MOSCOW, August 20 (RIA Novosti) - Genetically modified mosquitoes could be the answer to eliminating deadly mosquito-borne illnesses such as Dengue fever, Reuters reported in a video released on Wednesday.
“What we do is release males into the environment so they can mate with the females. The sperm of our male enters the egg and transmits the gene to all of his descendants. The first line of descendants will inherit this gene and then will die,” Sofia Bastos Pinto, the production supervisor of the Oxitec lab in Brazil, explained in a video interview with Reuters.
UK-based Oxitec has created a potential solution to Dengue fever outbreaks through the Oxitec Control Programme, which eliminates the local mosquito population through the use of a deadly gene, for mosquitos, according to the company’s website. A recent trial reduced a population of dengue mosquitoes by 96 percent, Reuters reported.
Bastos and her team are producing the genetically modified mosquitoes for Oxitec at a lab in Campinas, Brazil, a town that has suffered from 40,000 cases of Dengue fever so far this year, according to the video.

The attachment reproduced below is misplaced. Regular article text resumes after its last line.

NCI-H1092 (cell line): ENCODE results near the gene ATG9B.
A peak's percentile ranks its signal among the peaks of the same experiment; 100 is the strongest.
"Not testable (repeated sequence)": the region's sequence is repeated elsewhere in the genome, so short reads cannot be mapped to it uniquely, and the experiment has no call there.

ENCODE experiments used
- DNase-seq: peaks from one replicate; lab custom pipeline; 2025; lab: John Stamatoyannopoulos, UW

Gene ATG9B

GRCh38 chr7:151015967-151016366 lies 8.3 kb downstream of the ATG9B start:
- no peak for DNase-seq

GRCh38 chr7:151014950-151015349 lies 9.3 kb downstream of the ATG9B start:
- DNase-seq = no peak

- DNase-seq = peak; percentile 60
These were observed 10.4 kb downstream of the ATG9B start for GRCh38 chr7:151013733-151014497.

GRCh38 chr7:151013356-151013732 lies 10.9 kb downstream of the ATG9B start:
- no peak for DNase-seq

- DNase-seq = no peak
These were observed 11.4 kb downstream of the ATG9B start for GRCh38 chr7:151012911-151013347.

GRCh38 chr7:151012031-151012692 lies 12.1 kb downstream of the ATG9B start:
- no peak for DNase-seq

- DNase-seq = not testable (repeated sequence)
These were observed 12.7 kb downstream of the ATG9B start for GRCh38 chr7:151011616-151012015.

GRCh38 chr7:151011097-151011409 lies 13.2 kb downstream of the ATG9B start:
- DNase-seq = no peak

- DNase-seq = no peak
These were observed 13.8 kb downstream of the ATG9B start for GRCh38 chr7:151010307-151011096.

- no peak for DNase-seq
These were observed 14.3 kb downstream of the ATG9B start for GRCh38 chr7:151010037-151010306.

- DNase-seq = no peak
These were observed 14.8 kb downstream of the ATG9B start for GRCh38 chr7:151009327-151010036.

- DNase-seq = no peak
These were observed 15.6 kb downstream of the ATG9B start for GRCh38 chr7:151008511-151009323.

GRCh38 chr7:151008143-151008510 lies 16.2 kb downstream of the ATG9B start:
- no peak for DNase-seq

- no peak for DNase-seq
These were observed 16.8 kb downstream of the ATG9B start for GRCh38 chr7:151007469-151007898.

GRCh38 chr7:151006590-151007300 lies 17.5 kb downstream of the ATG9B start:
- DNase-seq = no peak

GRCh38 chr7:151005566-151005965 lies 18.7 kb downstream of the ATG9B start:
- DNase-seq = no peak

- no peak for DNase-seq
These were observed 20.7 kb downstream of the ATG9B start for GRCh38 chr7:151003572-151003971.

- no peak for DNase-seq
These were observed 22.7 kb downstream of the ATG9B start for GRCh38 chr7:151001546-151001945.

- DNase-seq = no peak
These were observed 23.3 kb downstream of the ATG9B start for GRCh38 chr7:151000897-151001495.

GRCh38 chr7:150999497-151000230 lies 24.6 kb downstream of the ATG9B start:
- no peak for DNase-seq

"We know we are in the process, but it is a new thing, it is the first transgenic insect in the world which will be approved to be used for commercial purposes. So, it takes awhile to be resolved,” Bastos explained in the video.
Although Oxitec claims the genetically-modified mosquitoes cannot harm humans since only females bite, scientist are still worried the localized extinction of mosquitoes could have adverse ecological effects, according to online media publication ChinaTopix.
The company is awaiting National Technical Commission on Biosafety (CTNBio) authorization for large-scale production. For now, the experiments can only be performed within specific isolated projects supported by individual municipalities and supervised by the Ministry of Health, Rac Correio Popular reported.
Bastos claims success of the program would not only protect further Dengue fever infections, but also combat other vector-borne diseases such as malaria, Reuters reported.
According to the World Health Organization (WHO), over 2.5 billion people, or about 40 percent of the world's population, is currently at risk of contracting Dengue fever. WHO estimates there may be 50–100 million infections per year worldwide. There is no specific treatment or vaccine for dengue.